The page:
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Police say Bangkok bombing suspect is not cooperating

An unnamed foreigner was arrested Saturday at an apartment on the outskirts of Bangkok. It was the first possible breakthrough in the investigation into the Aug. 17 blast at the Erawan Shrine, which killed 20 people and injured more than 120 others.

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    This image released Sunday, Aug. 30, 2015, by the National Council for Peace and Order (NCPO) shows evidence government officials say was collected in conjunction with the arrest of a man they say was involved with the Aug. 17 bombing at the Erawan Shrine in Bangkok. Thai authorities arrested a foreign man they said had been holed up in a suburban apartment with bomb-making equipment and stacks of passports, the first possible breakthrough in the deadly bombing at a Bangkok shrine nearly two weeks ago.
    National Council for Peace and Order via AP
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Thai police said Sunday the man arrested in connection with Bangkok's deadly bombing was being uncooperative, possibly not telling the truth to interrogators and would remain in military custody for at least seven days.

The unnamed foreigner was arrested Saturday at an apartment on the outskirts of Bangkok where police seized bomb-making equipment and fake passports. It was the first possible breakthrough in the investigation into the Aug. 17 blast at the Erawan Shrine, which killed 20 people, more than half of whom were foreigners, and injured more than 120 others.

National police spokesman Prawuth Thavornsiri told The Associated Press that police found "more than 200 passports" in the man's apartment, including many that were empty, and police were exploring the theory that he was part of a network that provided fake passports to migrants. He said the passports were from one country, but wouldn't say which one.

He did not explain why a passport gang might target a religious shrine.

Much remains unknown about the suspect, including his nationality, his motive, his relationship to the alleged bombing network or if he was plotting an attack, Prawuth said, adding that another attack was "possible" because police found 10 detonators.

He said police were working with "a number of embassies" and interpreters to try to establish the man's nationality, adding that he did not speak Thai but spoke some English – and the interrogation was going slowly.

"He is not cooperating much. From our preliminary investigation, we think he isn't telling us the truth," Prawuth said, declining to elaborate. "He told us how he entered Thailand but we don't believe everything he says."

Authorities have dodged questions about whether the suspect is believed to be Turkish, saying that he was traveling on a fake passport. Images circulated online after his arrest of a fake Turkish passport with the apparent suspect's picture.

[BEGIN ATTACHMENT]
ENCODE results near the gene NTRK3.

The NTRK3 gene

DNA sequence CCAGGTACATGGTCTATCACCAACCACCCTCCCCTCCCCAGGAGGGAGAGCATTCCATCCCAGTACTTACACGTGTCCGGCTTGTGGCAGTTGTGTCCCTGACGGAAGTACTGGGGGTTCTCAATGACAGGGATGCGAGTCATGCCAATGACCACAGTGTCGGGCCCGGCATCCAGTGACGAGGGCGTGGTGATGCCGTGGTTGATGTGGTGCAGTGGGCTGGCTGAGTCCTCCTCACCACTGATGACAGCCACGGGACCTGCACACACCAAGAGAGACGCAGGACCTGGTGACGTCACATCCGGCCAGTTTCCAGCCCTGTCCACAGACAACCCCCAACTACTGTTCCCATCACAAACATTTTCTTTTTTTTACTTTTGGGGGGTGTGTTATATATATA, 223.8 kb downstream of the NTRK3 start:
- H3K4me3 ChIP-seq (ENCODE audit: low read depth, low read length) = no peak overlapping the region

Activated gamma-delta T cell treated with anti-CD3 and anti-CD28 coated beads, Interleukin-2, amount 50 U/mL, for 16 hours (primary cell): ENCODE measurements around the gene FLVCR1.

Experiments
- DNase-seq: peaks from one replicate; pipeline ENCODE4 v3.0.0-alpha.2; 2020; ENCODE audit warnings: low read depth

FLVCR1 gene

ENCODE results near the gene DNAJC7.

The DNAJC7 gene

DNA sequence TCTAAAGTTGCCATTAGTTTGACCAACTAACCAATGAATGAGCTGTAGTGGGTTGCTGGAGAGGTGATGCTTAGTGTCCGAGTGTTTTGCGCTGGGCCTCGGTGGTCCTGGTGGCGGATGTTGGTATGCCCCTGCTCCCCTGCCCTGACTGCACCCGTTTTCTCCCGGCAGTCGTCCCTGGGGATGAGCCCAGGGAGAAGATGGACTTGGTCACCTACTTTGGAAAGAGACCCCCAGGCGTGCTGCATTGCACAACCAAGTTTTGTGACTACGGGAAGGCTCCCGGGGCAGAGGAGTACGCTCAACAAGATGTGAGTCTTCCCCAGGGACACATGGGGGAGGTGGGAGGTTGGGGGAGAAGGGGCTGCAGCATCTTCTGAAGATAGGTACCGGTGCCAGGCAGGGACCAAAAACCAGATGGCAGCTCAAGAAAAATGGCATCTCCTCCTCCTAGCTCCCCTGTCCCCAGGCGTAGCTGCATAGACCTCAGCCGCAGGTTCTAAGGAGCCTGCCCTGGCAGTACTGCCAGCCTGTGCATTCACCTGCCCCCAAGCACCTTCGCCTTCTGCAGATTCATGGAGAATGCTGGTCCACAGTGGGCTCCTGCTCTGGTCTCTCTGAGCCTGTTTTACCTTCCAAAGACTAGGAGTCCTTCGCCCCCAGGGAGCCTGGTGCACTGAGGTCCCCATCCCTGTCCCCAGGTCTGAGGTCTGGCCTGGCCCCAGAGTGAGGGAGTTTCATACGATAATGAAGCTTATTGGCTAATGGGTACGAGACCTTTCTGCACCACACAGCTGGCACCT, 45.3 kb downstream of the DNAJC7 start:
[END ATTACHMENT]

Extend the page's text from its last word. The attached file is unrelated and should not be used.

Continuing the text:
"We don't know if he is Turkish or not," Prawuth said Saturday. "The passport you have seen is fake."

The Turkish Embassy in Bangkok could not immediately be reached for comment on Sunday. A Turkish government spokesman contacted a day earlier in Istanbul said he had no information on the suspect or any possible Turkish link to the attack.

The blast at the Erawan Shrine was unprecedented in the Thai capital, where smaller bombs have been employed in domestic political violence over the past decade, but not in an effort to cause large-scale casualties.

The shrine is a popular tourist destination, particularly with Chinese visitors, who are an important segment of the lucrative tourist market. At least six of the dead were from China and Hong Kong.

No one has claimed responsibility for the blast, sparking several theories into who might be behind it.

Possible suspects include parties seeking to avenge Thailand's forced repatriation of ethnic Uighurs to China. Uighurs are related to Turks, and Turkey is home to a large Uighur community.

Other theories included Muslim separatists from southern Thailand, opponents of Thailand's military government and feuding factions within the security services.

On Sunday, Prawuth put forth another theory, that the suspect belonged to a fake passport ring – "an illegal network that sends people who don't have passports to third countries" – and was angry at officials for a crackdown on fake passport operations.

"The police chief thinks it's personal revenge, anger from a group that is not happy with the work of officials, that we have arrested some of his people," Prawuth said. "We have been very strict about getting rid of fake passports."

Prawuth said that the suspect, who faces charges of possessing unauthorized explosives, was in military custody and could be held for renewable periods of seven days.

Until Saturday's arrest, police had focused on a prime suspect who was seen in a security camera video leaving a backpack at a bench near the open-air shrine and then walking away. A separate camera showed the man, wearing a yellow T-shirt, on the back of a motorcycle taxi leaving the site.

Prawuth said it was too soon to say if the suspect arrested Saturday was the man seen in the video.

"We still have to work out the details," Prawuth said. "But we are very certain he's part of the network. Definitely."

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